Petri Dish • A Petri dish is a shallow glass or plastic cylindrical dish that biologists use to culture microbes. It was named after the German bacteriologist Julius Richard Petri (1852 -1921) who invented it in 1877 when working as an assistant to Robert Koch. Usually, the dish is partially filled with warm liquid agar along with a particular mix of nutrients, salts and amino acids and, optionally, antibiotics, that match the metabolic needs of the microbe being studied (technically referred to as a "selective medium"). After the agar solidifies, the dish is ready to receive a microbe-laden sample (although to grow some microbes it is often necessary to apply the sample with the hot agar). Modern Petri dishes often have rings on the lids and bases which allow them to be stacked so that they do not slide off of one another. As well as making agar plates, empty Petri dishes may be used to observe plant germination, or small animal behaviour.
Mortar and Pestle • A mortar and pestle are two tools used with each other to grind and mix substances. The mortar is a bowl-like vessel used to contain a substance. Mortars have smooth, rounded bottoms and wide mouths. The pestle is a stick used for pounding and grinding. Mortar and pestles were traditionally used in pharmacies to crush various ingredients prior to preparing an extemporaneous prescription. The mortar and pestle is the most common icon associated with pharmacies. For pharmaceutical use, the mortar and the head of the pestle are usually made of porcelain, while the handle of the pestle is made of wood.
Funnel • A funnel is a conically shaped pipe, employed as a device to channel liquid or fine-grained substances into containers with a small opening. The diameter of the spout of a regular kitchen funnel is about 1 /10 that of the upper bowl. The almost cylindrical tube below the conical upper part that opens into the spout can vary in length. Funnels are usually made of either stainless sheet metal or plastic, but sometimes paper funnels are used in cases where it would be difficult to adequately clean the funnel afterwards (for example, in adding motor oil to a car).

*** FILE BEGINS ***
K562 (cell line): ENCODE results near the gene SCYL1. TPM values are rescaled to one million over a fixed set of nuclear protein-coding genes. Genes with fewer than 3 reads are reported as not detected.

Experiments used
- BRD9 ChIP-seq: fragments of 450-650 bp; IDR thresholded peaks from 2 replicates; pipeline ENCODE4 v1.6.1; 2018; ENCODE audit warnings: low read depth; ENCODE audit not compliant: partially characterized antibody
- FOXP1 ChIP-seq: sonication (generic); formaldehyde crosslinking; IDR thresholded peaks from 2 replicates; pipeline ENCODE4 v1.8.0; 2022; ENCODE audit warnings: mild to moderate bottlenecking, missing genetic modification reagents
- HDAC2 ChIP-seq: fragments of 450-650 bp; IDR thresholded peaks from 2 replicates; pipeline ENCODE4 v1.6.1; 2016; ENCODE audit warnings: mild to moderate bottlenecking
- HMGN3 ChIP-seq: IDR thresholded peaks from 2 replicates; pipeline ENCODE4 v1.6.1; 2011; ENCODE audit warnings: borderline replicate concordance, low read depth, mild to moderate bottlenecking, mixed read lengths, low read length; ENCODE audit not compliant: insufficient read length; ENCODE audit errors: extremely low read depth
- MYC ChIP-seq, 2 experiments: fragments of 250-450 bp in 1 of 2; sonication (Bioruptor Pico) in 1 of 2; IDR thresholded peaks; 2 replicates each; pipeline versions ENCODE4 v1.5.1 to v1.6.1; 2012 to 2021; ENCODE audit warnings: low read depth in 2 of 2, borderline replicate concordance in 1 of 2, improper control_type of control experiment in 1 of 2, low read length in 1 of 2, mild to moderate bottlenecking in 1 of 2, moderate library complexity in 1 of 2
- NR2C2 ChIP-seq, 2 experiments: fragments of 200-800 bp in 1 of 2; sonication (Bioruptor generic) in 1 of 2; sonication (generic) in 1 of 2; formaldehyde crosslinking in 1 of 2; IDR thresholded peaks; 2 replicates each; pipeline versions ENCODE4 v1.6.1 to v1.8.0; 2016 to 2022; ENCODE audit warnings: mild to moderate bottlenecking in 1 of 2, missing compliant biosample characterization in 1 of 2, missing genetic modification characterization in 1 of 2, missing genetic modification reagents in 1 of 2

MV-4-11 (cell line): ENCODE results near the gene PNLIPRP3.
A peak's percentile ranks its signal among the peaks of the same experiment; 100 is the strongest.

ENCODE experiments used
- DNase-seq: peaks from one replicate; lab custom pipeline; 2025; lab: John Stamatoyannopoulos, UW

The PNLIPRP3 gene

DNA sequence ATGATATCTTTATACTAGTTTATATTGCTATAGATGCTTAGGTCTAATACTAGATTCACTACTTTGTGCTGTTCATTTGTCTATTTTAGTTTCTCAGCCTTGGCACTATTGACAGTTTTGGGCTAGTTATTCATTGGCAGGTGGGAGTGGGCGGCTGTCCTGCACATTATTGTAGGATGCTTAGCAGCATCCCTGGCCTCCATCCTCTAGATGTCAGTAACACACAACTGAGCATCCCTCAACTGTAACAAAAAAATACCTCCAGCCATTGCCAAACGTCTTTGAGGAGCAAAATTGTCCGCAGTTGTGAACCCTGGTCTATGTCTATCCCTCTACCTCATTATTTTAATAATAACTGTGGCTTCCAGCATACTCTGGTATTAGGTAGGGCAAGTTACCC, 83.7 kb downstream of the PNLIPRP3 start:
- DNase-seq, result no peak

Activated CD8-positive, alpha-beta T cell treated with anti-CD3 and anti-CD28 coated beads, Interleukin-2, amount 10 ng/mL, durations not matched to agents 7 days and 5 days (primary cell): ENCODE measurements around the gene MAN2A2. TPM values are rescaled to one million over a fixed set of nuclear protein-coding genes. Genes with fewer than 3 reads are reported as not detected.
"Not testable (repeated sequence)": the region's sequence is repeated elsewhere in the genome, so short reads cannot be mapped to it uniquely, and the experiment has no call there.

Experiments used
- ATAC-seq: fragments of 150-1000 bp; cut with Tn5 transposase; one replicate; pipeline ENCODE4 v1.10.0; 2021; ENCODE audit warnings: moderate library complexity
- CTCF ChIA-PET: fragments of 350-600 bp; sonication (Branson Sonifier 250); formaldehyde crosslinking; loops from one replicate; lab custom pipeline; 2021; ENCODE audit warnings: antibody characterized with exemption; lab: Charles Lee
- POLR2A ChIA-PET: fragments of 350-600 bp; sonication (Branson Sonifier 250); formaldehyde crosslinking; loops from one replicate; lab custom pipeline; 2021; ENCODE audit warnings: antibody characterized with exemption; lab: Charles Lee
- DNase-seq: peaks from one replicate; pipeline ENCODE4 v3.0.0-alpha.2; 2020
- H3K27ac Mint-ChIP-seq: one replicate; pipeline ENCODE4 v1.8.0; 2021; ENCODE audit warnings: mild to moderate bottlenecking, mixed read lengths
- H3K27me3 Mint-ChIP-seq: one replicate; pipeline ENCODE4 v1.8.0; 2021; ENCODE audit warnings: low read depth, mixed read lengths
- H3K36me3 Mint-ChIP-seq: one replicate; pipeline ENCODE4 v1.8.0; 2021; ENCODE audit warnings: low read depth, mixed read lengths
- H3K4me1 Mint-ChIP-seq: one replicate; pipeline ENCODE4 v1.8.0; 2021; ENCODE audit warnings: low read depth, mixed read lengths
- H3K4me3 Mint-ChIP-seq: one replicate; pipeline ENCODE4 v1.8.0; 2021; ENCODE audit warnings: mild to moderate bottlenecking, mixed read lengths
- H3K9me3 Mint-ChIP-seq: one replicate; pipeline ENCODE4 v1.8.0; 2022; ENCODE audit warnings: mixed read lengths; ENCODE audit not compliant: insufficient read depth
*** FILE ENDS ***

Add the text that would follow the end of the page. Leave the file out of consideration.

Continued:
Eye Dropper/Medicine Dropper Used to mix or dispense small amounts of liquid, a drop at a time.
Microscope A microscope (Greek: micron = small and scopos = aim) is an instrument for viewing objects that are too small to be seen by the naked or unaided eye.
Microscope Slide & Cover Slip • A microscope slide is a thin sheet of glass used to hold objects for examination under a microscope. A standard microscope slide (shown on the right) is 75 x 25 mm (3" X 1") and 1. 2 mm thick. A range of other sizes is available for various special purposes. Since compound or high power microscopes have a very narrow region within which they focus, the object to be viewed ("specimen") is typically placed on the middle of the slide with another, much thinner square (or circle or rectangle) of glass placed over the specimen. This smaller sheet of glass is called a cover slip or cover glass, and typically measures between 18 and 25 mm on a side. The cover glass serves two purposes: (1) it protects the microscope's objective lens from contacting the specimen, and (2) it creates an even thickness (in wet mounts) for viewing.
Hand Lens/Magnifying Glass • A magnifying glass is a single convex lens which is used to produce a magnified image of an object. The lens is usually mounted in a frame with a handle. The magnifying glass is the simplest form of optical microscope. A magnifying glass works by creating a magnified virtual image of an object behind the lens. The distance between the lens and the object must be shorter than the focal length of the lens for this to occur. A lens is a device for either concentrating or diverging light, usually formed from a piece of shaped glass.